Tomorrow, and tomorrow. Ian McKellen analyzes Macbeth speech / by mirena

Analysis by Ian McKellen of a Macbeth speech. It is not the "music" of the verse but rather the "sense", its meaning that should be expressed. An actor should "think" rather than "act" the verse. In his own words: "If this workshop has done anything, I hope it scotched the ... wrong belief that Shakespeare’s verse is music and all you have to find out is the tune and everything will be all right. Rather, I believe that if you look after the sense, the sounds will look after themselves. "

One of the greatest things of 21st century is the ability to learn from other people's process. I really am not a big fan of celebrity worship. It just happens that the thoughts of more productive people are more readily accessible. It is not necessary that their thoughts are more valid. I always make a point to have not just understanding, but critical understanding of what surrounds me. So, even if it's McKellen, take it with a grain of salt and let it enhance your own understanding, rather than replace it.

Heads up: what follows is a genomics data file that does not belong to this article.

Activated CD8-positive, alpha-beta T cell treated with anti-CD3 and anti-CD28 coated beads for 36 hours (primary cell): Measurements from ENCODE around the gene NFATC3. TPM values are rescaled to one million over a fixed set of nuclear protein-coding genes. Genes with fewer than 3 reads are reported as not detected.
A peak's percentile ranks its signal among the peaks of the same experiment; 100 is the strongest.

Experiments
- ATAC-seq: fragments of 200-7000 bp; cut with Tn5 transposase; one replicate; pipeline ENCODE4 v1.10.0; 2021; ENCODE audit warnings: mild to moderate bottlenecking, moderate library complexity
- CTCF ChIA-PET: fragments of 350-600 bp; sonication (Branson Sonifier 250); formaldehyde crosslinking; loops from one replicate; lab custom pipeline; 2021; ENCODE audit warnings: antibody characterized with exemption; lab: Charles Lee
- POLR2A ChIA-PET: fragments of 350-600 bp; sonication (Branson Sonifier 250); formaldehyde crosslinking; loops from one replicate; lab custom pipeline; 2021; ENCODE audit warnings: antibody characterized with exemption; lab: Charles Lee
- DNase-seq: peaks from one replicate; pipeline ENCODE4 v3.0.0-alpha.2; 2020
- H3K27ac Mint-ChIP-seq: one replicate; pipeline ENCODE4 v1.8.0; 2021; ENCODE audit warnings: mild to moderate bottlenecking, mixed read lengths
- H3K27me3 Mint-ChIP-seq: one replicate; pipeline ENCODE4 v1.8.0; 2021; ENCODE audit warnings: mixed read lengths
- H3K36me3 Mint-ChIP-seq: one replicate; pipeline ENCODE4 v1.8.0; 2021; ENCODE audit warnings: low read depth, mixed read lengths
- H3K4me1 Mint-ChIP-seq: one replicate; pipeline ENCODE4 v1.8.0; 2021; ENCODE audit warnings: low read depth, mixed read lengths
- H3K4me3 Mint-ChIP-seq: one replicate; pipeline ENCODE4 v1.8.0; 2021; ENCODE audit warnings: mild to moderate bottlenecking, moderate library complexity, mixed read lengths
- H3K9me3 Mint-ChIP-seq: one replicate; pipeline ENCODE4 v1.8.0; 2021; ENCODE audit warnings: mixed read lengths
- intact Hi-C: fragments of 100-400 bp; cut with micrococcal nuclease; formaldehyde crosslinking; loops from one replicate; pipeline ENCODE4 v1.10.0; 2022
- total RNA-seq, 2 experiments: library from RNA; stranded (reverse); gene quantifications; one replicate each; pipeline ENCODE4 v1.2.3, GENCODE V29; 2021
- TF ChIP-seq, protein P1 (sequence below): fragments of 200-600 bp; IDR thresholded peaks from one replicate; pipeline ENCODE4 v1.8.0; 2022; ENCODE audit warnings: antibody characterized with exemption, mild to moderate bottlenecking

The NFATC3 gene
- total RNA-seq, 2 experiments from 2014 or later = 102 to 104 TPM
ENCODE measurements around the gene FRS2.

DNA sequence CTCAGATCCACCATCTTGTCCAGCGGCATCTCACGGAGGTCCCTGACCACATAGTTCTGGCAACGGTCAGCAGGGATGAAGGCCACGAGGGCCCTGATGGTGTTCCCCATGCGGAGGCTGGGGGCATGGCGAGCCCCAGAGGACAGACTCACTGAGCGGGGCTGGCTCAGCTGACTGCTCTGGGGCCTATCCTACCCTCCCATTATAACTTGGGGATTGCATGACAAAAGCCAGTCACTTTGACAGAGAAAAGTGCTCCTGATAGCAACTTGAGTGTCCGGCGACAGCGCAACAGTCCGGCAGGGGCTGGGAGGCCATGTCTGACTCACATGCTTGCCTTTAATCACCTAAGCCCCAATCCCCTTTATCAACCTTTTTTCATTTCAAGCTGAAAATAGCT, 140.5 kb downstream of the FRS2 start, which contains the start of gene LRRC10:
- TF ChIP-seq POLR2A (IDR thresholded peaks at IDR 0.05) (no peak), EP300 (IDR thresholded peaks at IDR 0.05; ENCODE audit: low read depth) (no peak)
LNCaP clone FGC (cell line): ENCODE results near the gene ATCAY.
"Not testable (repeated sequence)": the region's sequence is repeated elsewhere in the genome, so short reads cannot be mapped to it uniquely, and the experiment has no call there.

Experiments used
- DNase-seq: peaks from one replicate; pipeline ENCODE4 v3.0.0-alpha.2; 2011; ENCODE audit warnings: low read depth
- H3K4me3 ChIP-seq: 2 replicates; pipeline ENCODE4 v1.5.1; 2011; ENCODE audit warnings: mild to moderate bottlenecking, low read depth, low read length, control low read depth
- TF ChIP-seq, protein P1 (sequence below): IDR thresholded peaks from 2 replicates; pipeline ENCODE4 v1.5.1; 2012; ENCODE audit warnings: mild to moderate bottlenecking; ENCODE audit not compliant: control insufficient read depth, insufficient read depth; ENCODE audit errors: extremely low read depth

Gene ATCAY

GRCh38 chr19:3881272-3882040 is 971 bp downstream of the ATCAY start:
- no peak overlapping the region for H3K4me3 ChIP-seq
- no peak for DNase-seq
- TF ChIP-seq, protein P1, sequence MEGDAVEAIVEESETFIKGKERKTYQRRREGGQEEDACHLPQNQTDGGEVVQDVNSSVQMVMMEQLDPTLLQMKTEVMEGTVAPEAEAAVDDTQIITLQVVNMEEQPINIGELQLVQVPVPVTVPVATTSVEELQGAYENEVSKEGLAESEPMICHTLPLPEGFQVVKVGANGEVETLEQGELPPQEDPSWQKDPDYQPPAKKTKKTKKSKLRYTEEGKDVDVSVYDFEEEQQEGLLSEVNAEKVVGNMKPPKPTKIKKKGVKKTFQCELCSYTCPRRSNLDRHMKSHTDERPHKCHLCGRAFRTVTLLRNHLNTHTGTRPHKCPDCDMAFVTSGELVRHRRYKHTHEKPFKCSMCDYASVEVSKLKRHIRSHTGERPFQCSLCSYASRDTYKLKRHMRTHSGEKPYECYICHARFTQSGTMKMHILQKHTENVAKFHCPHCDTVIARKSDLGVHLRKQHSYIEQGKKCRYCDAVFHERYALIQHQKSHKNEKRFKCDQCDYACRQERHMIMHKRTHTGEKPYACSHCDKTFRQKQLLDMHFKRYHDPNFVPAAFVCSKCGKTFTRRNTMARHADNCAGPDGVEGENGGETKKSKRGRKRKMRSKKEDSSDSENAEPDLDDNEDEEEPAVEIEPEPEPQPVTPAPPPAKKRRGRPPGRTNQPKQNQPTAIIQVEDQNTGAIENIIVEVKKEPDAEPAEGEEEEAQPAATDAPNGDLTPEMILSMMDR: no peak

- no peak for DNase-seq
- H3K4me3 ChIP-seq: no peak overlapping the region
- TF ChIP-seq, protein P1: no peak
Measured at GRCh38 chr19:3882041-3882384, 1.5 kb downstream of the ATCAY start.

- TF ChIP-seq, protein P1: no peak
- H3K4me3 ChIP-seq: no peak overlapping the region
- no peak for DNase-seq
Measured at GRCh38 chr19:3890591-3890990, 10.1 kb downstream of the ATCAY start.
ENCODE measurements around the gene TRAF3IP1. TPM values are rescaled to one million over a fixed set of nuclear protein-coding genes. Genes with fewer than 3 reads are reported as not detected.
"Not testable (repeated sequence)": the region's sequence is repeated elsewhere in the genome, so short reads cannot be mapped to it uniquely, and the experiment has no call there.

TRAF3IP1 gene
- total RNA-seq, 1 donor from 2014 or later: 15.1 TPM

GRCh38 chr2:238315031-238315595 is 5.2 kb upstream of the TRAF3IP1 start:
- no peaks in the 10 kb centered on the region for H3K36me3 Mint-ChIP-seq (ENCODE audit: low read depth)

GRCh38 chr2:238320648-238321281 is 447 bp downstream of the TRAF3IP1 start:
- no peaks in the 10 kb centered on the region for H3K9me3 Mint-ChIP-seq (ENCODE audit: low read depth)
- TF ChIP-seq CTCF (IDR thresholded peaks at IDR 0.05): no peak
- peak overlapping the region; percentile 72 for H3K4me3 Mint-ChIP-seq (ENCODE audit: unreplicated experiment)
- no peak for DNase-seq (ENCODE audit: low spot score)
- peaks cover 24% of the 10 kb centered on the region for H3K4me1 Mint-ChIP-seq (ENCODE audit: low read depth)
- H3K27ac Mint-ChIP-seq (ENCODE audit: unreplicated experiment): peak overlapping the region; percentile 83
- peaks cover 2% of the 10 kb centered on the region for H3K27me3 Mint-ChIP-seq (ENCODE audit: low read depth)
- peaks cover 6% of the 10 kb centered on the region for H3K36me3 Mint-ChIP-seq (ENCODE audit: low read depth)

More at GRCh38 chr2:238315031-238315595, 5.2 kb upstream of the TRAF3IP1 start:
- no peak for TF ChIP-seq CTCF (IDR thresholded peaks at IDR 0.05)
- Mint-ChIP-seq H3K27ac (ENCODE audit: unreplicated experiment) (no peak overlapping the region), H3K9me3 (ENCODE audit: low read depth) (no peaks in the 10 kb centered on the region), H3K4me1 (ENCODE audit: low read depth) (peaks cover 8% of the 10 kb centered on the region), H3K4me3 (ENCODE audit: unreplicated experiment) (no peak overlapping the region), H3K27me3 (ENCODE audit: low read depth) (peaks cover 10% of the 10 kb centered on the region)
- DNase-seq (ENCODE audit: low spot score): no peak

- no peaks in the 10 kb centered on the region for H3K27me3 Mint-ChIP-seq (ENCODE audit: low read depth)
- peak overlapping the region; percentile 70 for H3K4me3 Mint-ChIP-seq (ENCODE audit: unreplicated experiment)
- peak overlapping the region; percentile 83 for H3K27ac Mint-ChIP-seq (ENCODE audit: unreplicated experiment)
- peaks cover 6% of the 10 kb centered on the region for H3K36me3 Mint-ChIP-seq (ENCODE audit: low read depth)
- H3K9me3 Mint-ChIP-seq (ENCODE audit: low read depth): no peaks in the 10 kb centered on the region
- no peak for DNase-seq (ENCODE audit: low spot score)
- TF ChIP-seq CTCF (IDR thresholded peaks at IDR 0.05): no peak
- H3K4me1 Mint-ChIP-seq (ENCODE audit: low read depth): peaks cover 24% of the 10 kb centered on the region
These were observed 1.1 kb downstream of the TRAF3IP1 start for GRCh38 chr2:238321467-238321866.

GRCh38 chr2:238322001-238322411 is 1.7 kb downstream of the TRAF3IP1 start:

The relevant excerpt from Shakespeare's  Macbeth:


She should have died hereafter; There would have been a time for such a word. To-morrow, and to-morrow, and to-morrow, Creeps in this petty pace from day to day To the last syllable of recorded time, And all our yesterdays have lighted fools The way to dusty death. Out, out, brief candle! Life's but a walking shadow, a poor player That struts and frets his hour upon the stage And then is heard no more: it is a tale Told by an idiot, full of sound and fury, Signifying nothing.

Relevant excerpt from Extras on Sir Ian's Method ( I so much love Extras by the way, and although I gave up television about 6 years ago it is as if I've never left the good stuff behind wink-wink netflix wink-wink youtube ):